Alibaba and Yahoo
Alibaba's IPO is critical to the financial success of Yahoo (NASDAQ:YHOO). Under Yahoo's founder Jerry Yang, the company bought a 24% stake in Alibaba in 2005; as a result, Yahoo's shares skyrocketed 107% in 2013, due to Alibaba's valuation. The reason for Yahoo's sudden popularity is quite simple: Alibaba is huge. In one shopping day, site visits may hit 300 million, with an estimated 50 million purchases and as many as 158 million packages shipped. See our prior article on YHOO here and here.
How Big Will Alibaba's IPO Be?
Alibaba's IPO may be the biggest Internet IPO in 2014. The Chinese e-commerce firm has a larger sales volume than Amazon. According to RetailNet Group, Amazon made $86 billion 2012, while Alibaba made $160 billion. Alibaba's impending IPO may value the company at $150 billion - higher than the IPO of Google and Facebook. Underwriters on Wall Street can expect to make millions in fees.
In 2011, investors did not think highly of Yahoo. Despite its large size and history of dominance in the early Internet years, Yahoo was overshadowed by Google and Facebook. Then came Marissa Mayer - a photogenic, smart, and bold executive, which generated new interest in the company.
Before Mayer's appointment, Yahoo was unpopular with investors, due to poor business decisions and strategic errors; however, it now appears like one of Yahoo's decisions, spending a billion dollars for 24% of Alibaba, may not have been a blunder after all. Analysts now think that decision has increased the value of Yahoo by at least $100 billion - possibly as much as $170 billion.
The Man Behind Alibaba's IPO
Although Joe Tsai, a middle-aged lawyer, is not the founder or chief executive of Alibaba (that honor belongs to Jack Ma), Tsai is the executive vice chairman in charge of the IPO. As a result of his powerful role, Tsai has suddenly become popular with Wall Street executives. According to many investment news sources, his phone is ringing off the hook with calls from top bankers like JPMorgan Chase, Goldman Sachs, and Morgan Stanley, among others.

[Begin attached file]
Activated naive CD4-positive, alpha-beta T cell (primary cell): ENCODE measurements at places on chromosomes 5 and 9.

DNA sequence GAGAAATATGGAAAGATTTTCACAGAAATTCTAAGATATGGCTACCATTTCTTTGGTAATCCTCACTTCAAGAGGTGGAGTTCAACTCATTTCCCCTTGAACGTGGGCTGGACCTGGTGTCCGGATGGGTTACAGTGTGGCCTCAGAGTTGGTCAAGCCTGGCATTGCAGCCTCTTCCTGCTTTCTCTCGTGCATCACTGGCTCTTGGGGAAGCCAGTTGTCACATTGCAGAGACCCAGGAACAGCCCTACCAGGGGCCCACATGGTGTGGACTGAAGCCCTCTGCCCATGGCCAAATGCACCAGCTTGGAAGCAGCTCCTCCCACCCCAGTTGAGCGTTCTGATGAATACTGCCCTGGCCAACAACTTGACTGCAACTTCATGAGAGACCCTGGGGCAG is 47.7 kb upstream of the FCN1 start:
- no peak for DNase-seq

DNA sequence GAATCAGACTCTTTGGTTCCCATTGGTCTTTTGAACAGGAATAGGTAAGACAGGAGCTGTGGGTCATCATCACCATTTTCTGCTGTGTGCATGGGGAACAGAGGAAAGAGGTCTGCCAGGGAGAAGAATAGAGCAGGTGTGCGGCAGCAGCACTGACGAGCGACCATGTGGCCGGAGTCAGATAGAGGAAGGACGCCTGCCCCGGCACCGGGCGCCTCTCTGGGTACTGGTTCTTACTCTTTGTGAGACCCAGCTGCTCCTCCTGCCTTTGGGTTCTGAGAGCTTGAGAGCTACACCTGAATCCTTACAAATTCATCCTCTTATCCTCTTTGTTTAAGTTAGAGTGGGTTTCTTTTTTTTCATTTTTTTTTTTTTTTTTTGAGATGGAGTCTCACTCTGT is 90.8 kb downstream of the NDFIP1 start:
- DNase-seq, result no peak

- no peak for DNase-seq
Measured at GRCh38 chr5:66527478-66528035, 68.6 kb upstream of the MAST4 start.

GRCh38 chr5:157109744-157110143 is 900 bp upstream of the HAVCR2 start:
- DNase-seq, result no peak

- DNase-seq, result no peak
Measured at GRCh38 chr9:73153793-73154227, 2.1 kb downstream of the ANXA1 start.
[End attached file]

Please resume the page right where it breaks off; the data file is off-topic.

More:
The Taiwanese-born, Yale-educated lawyer is handling the pressure remarkably well. In an interview he spoke about the IPO as merely one milestone in the company's future.
In 1999, Mr. Tsai accepted an offer by Mr. Ma to join the company at a monthly salary of $50 a month. At that time, venture capitalists in Silicon Valley did not think Alibaba worthy of their time or money. The company appeared to be a good idea with no future. Prior to joining Alibaba, Mr. Tsai had worked as an associate for Sullivan & Cromwell and then as a private-equity investor for the company Investor, a Swedish investment firm.
A Ripple Effect?
A date for the IPO has not been determined, and the process has not been formally announced. (Mr. Tsai is managing to turn down the hype to keep the pending IPO from disrupting business.)
Despite the apparent calm, unmistakable excitement is brewing-with everyone calculating how much they will be worth after the event, from company employees, to connected CEOs like Marissa Mayer, to Wall Street bankers.
Many Opportunities For Investors
Investors should consider the positive possible effect Alibaba's IPO may have on Yahoo, Chinese tech companies, like Tencent, and underwriting firms. If Alibaba succeeds in its IPO, wishes could be granted for many.
Disclosure: I am long YHOO. I wrote this article myself, and it expresses my own opinions. I am not receiving compensation for it (other than from Seeking Alpha). I have no business relationship with any company whose stock is mentioned in this article.